Do you remember when I said here that I like to make plans and tables? Well, I do! So, today I have another Educative Resource I normally use when I work in a school. I started to use this table in the university and it was given by my teachers. Since then, I’ve made some changes to better fit my needs. This resource is my Week Planner — the table I use to prepare all the activities for my kids. I don’t include here all the daily routines. For those I have a special table and I’ll publish it in another post. After the image I’ll briefly explain how I fill this planning table.
Just click on the image so you can download the table in a PDF format.
Yes, I plan every week! First, together with all my school colleagues, we make an annual plan for the school year. This Annual Project is divided by trimesters. Then, with my class colleague, we plan every month and finally we plan each week. It isn’t so hard, trust me and helps us a lot in a daily basis.
So, without any further delay, let’s see how do I fill this table.
1. LEFT TOP RECTANGLE: school name/logo;
2. WEEK (from day “x” to day “y”), PROJECT UNIT (as I said, we plan the school year and we divide it by trimesters. Here you should put the trimester’s name/title/theme), CLASS (class name), GROUP (how many kids), CONTENTS (keywords for this week’s plan), TEACHERS (names);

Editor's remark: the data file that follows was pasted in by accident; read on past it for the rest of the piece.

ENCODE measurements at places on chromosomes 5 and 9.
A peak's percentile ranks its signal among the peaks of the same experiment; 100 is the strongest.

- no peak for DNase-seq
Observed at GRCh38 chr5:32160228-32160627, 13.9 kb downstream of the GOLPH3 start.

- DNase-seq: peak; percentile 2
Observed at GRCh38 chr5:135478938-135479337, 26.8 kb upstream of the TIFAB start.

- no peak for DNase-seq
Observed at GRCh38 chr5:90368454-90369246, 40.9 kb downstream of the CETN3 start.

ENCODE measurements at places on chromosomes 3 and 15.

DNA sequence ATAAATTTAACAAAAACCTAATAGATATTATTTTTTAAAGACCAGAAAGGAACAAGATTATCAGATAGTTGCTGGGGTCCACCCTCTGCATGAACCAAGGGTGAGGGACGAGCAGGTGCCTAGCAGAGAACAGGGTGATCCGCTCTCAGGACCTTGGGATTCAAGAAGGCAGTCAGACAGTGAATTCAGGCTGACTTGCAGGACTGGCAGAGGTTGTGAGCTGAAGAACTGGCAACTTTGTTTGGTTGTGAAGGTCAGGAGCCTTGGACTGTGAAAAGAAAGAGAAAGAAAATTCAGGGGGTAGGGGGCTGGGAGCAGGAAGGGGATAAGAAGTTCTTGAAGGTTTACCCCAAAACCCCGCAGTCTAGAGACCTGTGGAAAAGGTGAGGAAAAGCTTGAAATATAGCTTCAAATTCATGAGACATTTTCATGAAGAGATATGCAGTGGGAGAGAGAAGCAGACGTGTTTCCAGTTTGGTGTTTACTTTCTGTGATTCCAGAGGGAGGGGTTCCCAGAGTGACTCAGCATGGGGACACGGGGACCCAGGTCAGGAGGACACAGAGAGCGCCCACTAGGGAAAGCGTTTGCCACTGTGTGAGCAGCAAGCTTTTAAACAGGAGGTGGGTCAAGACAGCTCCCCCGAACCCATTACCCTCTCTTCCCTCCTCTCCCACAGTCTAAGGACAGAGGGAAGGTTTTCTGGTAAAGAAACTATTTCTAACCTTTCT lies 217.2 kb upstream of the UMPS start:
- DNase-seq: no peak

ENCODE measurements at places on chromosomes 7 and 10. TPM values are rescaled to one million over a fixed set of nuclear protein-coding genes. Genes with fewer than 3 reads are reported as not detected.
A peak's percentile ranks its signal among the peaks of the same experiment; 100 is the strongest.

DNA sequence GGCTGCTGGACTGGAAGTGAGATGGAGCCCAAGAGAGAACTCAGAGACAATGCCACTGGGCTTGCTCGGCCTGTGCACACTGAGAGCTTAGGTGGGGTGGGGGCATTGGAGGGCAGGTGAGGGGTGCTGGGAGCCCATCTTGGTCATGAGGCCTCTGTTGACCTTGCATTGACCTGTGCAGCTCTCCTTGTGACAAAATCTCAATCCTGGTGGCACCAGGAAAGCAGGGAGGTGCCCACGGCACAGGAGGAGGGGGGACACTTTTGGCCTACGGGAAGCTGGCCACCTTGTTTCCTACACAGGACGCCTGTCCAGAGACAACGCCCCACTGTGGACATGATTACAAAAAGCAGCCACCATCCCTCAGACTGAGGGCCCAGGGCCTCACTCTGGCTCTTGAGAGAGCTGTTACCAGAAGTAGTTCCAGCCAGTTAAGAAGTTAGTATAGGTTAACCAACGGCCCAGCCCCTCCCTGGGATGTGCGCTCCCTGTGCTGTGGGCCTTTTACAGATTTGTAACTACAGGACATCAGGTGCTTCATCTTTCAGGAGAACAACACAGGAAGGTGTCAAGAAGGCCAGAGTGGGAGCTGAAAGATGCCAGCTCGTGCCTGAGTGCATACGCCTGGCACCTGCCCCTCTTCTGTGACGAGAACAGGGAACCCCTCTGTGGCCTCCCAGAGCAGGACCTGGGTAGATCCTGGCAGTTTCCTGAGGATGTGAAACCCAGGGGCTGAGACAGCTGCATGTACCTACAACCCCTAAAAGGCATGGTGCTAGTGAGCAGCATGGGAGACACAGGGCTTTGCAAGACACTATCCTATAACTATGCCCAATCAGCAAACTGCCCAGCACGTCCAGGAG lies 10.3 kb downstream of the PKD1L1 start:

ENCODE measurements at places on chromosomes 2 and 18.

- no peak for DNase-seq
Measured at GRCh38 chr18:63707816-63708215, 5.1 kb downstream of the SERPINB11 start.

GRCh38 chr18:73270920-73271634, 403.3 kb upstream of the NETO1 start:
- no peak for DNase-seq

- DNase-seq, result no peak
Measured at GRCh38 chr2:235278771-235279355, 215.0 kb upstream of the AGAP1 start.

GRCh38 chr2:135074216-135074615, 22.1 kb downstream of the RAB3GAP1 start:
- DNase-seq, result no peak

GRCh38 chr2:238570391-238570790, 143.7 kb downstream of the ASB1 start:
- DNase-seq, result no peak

3. ACTIVITY: the name of the main activity for that day. Sometimes we had more than one main activity for the day, so we simply enlarged and divided this row;
4. APPROXIMATE DURATION: how long will the activity take? More a less, of course, because you never know exactly…;
5. MATERIALS: you should know in advance witch materials you’ll need for each activity, this will save you a lot of time and help you to have the activity prepared before you initiate it with the kids;
6. SPECIFIC GOALS: no, not that kind of goals you see on the text book. What do you really pretend to achieve with this activity? For example, I think my kids are very stressed and I really think they should rest a bit. So, my main goal for a relaxation activity is to get them to be calm and relaxed. But I may also want them to practice some relaxation techniques so they can use them later by themselves. Or one of my specific goals may be for instance that I want them to listen to new music that they don’t yet know. Did I make myself clear? If not, please leave your doubts in the comments section;
7. STRATEGIES: every activity has a beginning, a middle and an end, so here you should describe how your activity will be developed. This is very very useful! It helps you to know exactly what you will do, how you will do it, where and with whom;
8. EVALUATION: this part is a bit hard and it takes effort. After each activity you should answer a set of questions in order to be a better educator/teacher. This evaluation last part is very important if you want — and I suppose we all do — to be better and better at your job. It helps you to think about what you did, what you should have done and what will you do the next time. It’s here so you can make an introspective reflection about you and your work. The first question you should ask yourself is if you achieved or think your kids achieved all the specific goals you planned for the activity. Then you should ask if the materials you used were well chosen and if you planned right the time and the development of the activity. You can also make — in a different sheet, of course — a small summary of what happened.
And that’s it! What do you think? Did I help you? Do you see yourself using a table like this?